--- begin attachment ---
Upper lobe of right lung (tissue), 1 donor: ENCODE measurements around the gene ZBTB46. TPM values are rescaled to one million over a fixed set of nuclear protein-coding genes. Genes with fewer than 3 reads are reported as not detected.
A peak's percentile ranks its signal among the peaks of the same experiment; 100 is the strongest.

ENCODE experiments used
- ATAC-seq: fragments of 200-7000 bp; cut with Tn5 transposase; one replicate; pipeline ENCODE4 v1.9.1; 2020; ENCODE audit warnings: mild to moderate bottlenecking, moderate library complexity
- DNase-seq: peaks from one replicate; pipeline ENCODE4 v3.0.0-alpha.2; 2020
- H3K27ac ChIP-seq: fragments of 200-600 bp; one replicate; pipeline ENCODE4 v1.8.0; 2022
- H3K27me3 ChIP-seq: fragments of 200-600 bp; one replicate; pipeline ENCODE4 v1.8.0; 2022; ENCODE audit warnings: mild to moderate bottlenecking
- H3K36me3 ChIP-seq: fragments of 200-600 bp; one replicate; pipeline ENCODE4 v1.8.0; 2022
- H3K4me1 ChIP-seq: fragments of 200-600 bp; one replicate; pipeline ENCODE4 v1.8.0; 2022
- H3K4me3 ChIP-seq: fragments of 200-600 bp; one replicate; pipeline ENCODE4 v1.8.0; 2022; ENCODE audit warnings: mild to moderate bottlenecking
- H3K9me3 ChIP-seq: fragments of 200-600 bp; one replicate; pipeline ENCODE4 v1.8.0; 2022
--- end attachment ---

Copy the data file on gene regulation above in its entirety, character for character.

Upper lobe of right lung (tissue), 1 donor: ENCODE measurements around the gene ZBTB46. TPM values are rescaled to one million over a fixed set of nuclear protein-coding genes. Genes with fewer than 3 reads are reported as not detected.
A peak's percentile ranks its signal among the peaks of the same experiment; 100 is the strongest.

ENCODE experiments used
- ATAC-seq: fragments of 200-7000 bp; cut with Tn5 transposase; one replicate; pipeline ENCODE4 v1.9.1; 2020; ENCODE audit warnings: mild to moderate bottlenecking, moderate library complexity
- DNase-seq: peaks from one replicate; pipeline ENCODE4 v3.0.0-alpha.2; 2020
- H3K27ac ChIP-seq: fragments of 200-600 bp; one replicate; pipeline ENCODE4 v1.8.0; 2022
- H3K27me3 ChIP-seq: fragments of 200-600 bp; one replicate; pipeline ENCODE4 v1.8.0; 2022; ENCODE audit warnings: mild to moderate bottlenecking
- H3K36me3 ChIP-seq: fragments of 200-600 bp; one replicate; pipeline ENCODE4 v1.8.0; 2022
- H3K4me1 ChIP-seq: fragments of 200-600 bp; one replicate; pipeline ENCODE4 v1.8.0; 2022
- H3K4me3 ChIP-seq: fragments of 200-600 bp; one replicate; pipeline ENCODE4 v1.8.0; 2022; ENCODE audit warnings: mild to moderate bottlenecking
- H3K9me3 ChIP-seq: fragments of 200-600 bp; one replicate; pipeline ENCODE4 v1.8.0; 2022